My Big Break

How pho­tograph­ing the ma­jes­tic musk ox made Roy Manger­snes’ ca­reer

NPhoto - - Contents - Keith Wil­son

Nearly 400 kilo­me­tres north of Nor­way’s cap­i­tal city of Oslo lies Dovre­f­jell Na­tional Park, a vast and pris­tine wilder­ness. This is the do­main of the musk ox, a stocky beast with a mas­sive head and thick coat adapted to the worst ex­tremes of the Arc­tic cli­mate. Four years ago, Roy Manger­snes spent a week in Dovre­f­jell for the sole pur­pose of pho­tograph­ing and film­ing th­ese im­pres­sive beasts.

“The musk ox is an Ice Age gi­ant,” says Roy. “They used to wan­der up there along­side the woolly mam­moth, 40,000 years ago. The plan was to spend one week in the field to cap­ture the essence of the life of the musk ox. I wanted really rough weather with gale force winds to get that shot.”

Work­ing in the first week of Jan­uary, Roy got the rough weather he was seek­ing as tem­per­a­tures plunged to -20°C.

It wasn’t the first time he had pho­tographed musk oxen, but spend­ing such a pro­longed pe­riod on lo­ca­tion in the harsh­est part of win­ter was a new chal­lenge. “It was quite an eye-opener,” Roy ad­mits, “and I learnt more about my­self as a pho­tog­ra­pher.”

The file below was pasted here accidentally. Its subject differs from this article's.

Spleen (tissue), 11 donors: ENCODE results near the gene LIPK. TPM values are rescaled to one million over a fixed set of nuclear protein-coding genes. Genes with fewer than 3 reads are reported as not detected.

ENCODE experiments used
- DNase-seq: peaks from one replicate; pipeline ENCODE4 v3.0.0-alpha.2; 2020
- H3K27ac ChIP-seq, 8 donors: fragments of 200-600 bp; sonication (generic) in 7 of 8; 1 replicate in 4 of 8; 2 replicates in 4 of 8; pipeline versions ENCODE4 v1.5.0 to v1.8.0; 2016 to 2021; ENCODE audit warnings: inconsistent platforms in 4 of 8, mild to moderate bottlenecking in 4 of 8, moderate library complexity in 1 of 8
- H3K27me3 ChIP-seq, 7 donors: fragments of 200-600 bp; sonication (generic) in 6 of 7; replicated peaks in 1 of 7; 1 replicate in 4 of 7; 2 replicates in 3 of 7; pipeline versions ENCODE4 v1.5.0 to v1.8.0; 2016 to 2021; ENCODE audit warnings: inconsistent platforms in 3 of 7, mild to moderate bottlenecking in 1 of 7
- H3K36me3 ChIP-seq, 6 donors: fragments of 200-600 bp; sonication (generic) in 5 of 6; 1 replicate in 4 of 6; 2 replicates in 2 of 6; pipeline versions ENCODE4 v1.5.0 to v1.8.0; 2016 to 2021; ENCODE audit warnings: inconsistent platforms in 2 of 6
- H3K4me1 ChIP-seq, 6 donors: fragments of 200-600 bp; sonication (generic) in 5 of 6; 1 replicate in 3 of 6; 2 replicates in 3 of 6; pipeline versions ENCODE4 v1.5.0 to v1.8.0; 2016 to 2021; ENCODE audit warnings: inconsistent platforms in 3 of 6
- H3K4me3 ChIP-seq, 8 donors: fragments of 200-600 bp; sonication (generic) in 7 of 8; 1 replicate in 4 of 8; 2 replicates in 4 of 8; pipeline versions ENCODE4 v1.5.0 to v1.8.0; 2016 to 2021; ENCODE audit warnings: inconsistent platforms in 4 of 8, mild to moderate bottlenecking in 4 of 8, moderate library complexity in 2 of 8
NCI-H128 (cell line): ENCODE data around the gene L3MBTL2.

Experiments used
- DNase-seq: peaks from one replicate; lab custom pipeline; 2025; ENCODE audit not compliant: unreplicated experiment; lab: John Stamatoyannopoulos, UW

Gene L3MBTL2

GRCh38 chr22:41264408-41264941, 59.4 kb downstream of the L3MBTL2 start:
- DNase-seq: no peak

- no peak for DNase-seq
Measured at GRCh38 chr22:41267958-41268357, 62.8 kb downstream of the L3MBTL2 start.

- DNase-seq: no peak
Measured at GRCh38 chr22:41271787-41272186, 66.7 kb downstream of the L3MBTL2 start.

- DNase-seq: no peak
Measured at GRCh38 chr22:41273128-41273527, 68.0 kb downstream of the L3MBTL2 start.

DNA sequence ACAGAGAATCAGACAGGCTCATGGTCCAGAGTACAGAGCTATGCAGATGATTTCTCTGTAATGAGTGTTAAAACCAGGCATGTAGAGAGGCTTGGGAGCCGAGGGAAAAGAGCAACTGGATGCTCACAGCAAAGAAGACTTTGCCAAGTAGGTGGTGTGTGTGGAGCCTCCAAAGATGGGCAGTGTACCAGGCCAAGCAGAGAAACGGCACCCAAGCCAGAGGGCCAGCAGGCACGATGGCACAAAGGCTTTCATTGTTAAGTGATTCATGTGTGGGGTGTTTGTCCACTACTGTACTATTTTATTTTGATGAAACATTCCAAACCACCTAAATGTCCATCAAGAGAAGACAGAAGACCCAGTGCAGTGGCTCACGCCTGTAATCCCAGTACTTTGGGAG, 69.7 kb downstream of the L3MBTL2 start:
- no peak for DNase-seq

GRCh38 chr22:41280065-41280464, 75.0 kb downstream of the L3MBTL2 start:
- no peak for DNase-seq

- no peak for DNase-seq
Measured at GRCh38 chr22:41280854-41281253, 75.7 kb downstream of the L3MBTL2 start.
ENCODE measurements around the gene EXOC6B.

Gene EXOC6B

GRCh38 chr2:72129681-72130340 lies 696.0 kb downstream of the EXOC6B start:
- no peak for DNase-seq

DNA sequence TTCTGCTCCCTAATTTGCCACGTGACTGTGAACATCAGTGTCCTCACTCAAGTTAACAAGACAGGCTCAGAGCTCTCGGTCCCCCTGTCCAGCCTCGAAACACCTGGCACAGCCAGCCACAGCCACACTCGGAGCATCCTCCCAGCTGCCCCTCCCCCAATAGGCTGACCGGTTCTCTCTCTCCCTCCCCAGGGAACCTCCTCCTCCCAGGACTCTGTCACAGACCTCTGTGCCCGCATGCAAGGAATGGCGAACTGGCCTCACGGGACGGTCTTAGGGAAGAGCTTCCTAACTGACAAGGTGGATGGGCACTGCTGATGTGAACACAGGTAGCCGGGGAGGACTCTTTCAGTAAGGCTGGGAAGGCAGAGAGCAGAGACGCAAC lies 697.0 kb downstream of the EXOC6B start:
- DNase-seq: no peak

But there was more to this ven­ture than get­ting im­ages of musk oxen shak­ing snow from their shaggy coats. Roy was work­ing with a videog­ra­pher and an as­sis­tant to record a pi­lot film for a tele­vi­sion pitch. “I was the pre­sen­ter. We wanted to make a se­ries called

Be­hind the Lens, about wildlife pho­tog­ra­phers and how we go about our work.”

Each day be­gan with the three men haul­ing their gear up the slopes on sleds for two hours to get to the oxen be­fore sun­rise, ex­cept for one day when they camped overnight on lo­ca­tion. Roy had three Nikon D3s bod­ies with him, but broke one – along with a 70-200mm zoom lens – when the wind blew his tri­pod over onto ice.

The break­through

Al­though the team fin­ished their film, the tele­vi­sion se­ries wasn’t com­mis­sioned. How­ever, Roy still re­gards this im­age and the ex­pe­ri­ence sur­round­ing it as a ‘game changer’. He ex­plains: “I knew I loved the Arc­tic and work­ing in the cold and the snow, but spend­ing so much time with th­ese an­i­mals, in this en­vi­ron­ment, with this weather, made me fo­cus on those con­di­tions even more. In that sense it was a game changer be­cause it took me to the place where I wanted to be.”

This ex­pe­ri­ence also had more tan­gi­ble re­wards: thanks to this pho­to­graph, Roy was named the over­all win­ner of the 2013 Global Arc­tic Awards.

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